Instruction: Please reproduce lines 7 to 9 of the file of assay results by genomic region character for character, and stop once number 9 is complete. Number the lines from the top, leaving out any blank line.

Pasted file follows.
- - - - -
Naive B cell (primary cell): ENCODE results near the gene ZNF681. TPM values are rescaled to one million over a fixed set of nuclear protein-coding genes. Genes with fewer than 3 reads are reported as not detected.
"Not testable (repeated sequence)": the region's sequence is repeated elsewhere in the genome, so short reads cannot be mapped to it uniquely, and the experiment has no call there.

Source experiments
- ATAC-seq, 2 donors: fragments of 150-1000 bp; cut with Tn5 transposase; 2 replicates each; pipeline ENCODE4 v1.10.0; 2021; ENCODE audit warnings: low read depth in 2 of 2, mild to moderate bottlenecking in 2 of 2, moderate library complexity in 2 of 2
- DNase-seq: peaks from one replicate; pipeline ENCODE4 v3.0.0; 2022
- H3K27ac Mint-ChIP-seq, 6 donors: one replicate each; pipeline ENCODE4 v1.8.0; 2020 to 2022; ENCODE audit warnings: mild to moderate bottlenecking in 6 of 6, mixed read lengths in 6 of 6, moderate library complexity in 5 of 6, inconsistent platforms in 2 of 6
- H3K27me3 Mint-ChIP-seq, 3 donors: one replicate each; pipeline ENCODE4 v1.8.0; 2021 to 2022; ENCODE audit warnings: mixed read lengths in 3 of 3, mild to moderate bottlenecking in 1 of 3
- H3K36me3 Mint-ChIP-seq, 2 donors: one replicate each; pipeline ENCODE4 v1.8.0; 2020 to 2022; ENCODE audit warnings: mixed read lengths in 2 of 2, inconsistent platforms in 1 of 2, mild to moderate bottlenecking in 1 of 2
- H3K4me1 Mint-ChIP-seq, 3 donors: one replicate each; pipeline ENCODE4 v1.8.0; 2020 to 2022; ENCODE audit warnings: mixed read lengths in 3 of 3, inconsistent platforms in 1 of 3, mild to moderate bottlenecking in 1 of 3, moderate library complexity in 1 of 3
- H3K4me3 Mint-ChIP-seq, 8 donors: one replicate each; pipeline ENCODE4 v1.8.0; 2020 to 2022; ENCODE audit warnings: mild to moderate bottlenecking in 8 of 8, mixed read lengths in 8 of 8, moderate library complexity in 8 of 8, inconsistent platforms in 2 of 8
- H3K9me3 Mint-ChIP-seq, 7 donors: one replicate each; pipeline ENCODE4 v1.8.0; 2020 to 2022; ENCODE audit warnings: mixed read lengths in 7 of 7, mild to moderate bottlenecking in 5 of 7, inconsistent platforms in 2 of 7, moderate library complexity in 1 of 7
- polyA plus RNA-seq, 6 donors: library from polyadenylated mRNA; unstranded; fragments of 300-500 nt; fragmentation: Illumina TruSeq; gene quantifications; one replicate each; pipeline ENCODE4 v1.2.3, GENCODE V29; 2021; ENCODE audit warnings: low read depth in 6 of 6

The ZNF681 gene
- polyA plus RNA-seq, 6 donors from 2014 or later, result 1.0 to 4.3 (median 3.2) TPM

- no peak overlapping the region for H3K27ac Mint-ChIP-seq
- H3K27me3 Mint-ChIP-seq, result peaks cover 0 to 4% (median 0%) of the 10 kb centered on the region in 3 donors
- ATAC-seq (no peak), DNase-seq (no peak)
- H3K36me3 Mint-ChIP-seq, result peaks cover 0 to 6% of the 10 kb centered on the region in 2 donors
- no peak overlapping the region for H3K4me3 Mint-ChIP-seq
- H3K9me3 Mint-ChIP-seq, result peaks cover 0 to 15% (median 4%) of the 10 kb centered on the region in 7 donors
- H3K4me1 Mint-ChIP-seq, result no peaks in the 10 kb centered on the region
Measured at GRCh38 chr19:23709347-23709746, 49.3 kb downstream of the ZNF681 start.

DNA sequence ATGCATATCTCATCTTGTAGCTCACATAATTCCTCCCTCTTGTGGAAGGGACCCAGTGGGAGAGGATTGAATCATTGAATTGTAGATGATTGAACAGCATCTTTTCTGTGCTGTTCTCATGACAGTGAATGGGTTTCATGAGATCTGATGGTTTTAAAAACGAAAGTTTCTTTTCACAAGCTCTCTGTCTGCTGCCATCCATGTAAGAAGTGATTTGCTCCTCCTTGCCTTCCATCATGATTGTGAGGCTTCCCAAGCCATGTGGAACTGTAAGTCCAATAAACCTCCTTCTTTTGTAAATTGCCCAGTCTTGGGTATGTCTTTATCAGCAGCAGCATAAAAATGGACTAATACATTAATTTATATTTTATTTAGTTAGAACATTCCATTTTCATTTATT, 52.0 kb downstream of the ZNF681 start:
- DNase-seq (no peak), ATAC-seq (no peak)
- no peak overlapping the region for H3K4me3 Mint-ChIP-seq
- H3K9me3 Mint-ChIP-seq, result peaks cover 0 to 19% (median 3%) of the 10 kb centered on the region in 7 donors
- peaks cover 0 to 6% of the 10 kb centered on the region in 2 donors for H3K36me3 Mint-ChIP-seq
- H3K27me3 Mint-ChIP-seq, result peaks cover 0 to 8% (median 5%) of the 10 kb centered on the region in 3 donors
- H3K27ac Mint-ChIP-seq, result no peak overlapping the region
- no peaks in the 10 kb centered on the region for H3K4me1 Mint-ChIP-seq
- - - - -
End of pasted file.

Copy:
- H3K27me3 Mint-ChIP-seq, 3 donors: one replicate each; pipeline ENCODE4 v1.8.0; 2021 to 2022; ENCODE audit warnings: mixed read lengths in 3 of 3, mild to moderate bottlenecking in 1 of 3
- H3K36me3 Mint-ChIP-seq, 2 donors: one replicate each; pipeline ENCODE4 v1.8.0; 2020 to 2022; ENCODE audit warnings: mixed read lengths in 2 of 2, inconsistent platforms in 1 of 2, mild to moderate bottlenecking in 1 of 2
- H3K4me1 Mint-ChIP-seq, 3 donors: one replicate each; pipeline ENCODE4 v1.8.0; 2020 to 2022; ENCODE audit warnings: mixed read lengths in 3 of 3, inconsistent platforms in 1 of 3, mild to moderate bottlenecking in 1 of 3, moderate library complexity in 1 of 3